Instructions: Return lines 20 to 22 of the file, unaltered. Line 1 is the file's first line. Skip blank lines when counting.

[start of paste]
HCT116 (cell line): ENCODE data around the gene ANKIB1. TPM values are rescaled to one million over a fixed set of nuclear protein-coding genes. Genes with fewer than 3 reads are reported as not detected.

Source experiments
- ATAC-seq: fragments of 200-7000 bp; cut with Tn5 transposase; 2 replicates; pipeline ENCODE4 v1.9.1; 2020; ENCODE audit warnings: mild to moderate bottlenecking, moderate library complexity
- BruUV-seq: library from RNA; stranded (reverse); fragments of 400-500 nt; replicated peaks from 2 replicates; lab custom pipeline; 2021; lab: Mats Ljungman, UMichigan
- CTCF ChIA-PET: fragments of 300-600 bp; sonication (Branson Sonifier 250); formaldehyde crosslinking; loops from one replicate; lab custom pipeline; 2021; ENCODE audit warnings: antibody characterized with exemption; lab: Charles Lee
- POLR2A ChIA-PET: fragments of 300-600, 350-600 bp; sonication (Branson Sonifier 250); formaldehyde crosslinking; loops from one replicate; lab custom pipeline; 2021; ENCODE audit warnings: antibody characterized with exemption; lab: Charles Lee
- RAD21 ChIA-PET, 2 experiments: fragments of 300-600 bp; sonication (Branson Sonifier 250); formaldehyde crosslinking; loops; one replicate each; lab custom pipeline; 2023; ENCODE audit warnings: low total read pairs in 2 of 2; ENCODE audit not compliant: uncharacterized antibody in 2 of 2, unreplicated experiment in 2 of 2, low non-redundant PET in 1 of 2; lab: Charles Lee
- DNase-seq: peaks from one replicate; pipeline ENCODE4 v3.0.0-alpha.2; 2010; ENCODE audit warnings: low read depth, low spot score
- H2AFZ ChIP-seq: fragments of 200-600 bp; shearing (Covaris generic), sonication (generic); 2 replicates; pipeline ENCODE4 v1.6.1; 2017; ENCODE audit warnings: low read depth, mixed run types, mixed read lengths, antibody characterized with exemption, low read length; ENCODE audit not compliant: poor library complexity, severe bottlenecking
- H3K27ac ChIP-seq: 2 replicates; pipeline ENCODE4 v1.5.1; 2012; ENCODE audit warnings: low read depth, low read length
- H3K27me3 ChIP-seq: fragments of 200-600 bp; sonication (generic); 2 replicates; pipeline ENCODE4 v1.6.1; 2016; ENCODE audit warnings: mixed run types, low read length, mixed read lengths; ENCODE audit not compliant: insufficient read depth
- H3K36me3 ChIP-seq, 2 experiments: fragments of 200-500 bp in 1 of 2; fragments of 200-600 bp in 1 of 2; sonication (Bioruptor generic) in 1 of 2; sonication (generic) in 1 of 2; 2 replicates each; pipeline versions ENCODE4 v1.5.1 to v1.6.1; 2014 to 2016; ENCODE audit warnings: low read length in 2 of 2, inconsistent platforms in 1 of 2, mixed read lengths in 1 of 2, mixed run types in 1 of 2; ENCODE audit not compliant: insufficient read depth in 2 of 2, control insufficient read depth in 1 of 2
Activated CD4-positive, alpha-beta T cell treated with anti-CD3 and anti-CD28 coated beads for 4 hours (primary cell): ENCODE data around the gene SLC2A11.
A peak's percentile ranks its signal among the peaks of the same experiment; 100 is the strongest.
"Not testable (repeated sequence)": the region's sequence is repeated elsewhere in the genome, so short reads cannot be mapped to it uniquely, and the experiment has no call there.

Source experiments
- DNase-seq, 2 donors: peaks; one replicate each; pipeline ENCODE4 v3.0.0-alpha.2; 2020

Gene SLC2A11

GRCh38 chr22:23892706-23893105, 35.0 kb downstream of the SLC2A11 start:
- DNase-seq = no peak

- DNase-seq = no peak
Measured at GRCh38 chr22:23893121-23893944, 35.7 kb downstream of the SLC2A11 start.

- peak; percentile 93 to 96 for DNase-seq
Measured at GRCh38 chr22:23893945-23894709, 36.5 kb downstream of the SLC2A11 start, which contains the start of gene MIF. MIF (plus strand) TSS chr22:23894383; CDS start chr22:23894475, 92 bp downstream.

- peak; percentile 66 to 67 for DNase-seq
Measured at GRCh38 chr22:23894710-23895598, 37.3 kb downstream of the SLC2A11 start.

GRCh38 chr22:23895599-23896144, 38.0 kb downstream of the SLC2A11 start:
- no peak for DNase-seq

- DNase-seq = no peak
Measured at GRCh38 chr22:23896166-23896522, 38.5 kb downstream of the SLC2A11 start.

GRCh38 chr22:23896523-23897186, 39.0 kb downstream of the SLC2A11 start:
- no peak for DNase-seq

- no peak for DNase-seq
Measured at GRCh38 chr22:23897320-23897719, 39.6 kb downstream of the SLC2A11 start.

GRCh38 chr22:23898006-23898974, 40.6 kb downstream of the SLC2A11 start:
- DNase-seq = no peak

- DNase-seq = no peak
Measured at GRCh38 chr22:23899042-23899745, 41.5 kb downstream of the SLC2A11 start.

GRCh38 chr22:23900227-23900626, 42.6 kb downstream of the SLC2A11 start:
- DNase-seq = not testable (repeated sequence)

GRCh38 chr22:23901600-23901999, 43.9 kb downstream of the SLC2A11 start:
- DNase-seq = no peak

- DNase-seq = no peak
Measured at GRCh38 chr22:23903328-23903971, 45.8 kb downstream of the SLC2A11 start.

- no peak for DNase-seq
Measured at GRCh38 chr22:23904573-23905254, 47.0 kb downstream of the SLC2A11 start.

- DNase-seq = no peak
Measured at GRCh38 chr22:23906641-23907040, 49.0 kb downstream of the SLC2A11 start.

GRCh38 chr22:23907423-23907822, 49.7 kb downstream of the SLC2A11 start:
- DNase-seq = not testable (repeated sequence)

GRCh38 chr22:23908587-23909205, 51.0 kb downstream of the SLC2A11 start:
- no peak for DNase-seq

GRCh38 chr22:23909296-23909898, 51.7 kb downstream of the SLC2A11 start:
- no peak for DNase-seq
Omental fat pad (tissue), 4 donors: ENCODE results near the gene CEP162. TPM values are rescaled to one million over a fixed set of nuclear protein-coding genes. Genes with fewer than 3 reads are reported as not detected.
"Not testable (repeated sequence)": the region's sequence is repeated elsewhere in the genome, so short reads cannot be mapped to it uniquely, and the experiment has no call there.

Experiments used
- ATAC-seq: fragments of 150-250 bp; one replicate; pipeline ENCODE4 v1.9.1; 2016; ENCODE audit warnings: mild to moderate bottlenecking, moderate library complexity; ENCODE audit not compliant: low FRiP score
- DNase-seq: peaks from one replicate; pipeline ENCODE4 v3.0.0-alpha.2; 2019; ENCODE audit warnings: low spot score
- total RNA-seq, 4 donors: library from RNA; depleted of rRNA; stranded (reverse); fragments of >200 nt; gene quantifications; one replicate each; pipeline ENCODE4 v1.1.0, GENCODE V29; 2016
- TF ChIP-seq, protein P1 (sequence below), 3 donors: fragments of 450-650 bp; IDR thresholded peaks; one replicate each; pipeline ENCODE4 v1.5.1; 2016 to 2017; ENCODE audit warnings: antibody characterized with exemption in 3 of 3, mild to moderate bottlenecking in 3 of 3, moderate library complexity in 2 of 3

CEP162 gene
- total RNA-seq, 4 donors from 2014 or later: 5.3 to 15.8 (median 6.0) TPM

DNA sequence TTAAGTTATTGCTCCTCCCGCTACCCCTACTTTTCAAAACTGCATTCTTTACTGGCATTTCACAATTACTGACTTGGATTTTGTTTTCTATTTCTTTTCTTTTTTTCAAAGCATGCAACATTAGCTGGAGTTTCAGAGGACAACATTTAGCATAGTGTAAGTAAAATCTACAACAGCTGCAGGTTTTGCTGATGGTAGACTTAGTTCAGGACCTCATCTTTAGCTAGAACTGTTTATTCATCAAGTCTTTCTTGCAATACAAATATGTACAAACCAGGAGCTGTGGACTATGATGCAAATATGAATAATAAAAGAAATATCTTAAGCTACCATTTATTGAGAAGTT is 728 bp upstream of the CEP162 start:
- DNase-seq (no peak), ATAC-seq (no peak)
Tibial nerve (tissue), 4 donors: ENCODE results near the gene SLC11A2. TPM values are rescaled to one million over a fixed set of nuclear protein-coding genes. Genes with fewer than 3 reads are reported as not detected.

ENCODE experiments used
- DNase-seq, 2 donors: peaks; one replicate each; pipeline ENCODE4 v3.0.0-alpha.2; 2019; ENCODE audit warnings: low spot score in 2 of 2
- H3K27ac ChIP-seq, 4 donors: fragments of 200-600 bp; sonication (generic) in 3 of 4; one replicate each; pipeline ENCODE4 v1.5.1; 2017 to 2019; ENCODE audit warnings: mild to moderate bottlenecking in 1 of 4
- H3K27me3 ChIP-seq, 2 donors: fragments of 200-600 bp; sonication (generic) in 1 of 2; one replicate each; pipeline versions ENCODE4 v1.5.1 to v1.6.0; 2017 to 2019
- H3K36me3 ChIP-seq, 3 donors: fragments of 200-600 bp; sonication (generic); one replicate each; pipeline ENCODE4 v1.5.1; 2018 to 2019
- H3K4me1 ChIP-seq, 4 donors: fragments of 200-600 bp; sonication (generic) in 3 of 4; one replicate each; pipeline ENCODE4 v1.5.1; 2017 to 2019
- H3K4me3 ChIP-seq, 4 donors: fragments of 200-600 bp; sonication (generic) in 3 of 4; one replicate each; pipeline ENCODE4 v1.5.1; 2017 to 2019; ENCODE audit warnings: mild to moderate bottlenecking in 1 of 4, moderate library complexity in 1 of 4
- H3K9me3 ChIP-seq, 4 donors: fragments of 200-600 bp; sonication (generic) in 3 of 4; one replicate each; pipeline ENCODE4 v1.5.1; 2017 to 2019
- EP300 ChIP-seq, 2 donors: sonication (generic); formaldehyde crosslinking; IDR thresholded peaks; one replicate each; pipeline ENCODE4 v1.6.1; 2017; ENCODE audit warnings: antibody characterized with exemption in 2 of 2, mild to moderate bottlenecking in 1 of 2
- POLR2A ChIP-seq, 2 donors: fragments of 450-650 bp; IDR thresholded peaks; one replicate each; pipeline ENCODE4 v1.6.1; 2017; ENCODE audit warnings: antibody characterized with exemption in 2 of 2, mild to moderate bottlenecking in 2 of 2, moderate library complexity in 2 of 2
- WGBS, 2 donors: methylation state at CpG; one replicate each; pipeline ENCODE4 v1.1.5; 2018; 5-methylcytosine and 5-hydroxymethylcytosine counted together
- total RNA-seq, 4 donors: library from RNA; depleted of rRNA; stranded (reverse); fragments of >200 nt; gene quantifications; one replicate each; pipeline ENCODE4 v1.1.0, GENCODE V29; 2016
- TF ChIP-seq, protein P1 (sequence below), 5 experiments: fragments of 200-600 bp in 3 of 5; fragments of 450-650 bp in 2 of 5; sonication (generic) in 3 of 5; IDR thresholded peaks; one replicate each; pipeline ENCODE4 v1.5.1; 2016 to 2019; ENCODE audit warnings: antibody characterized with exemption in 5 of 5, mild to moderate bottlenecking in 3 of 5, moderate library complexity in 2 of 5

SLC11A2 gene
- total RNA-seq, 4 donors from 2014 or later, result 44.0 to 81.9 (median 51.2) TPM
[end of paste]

- DNase-seq = no peak

- DNase-seq = no peak
Measured at GRCh38 chr22:23893121-23893944, 35.7 kb downstream of the SLC2A11 start.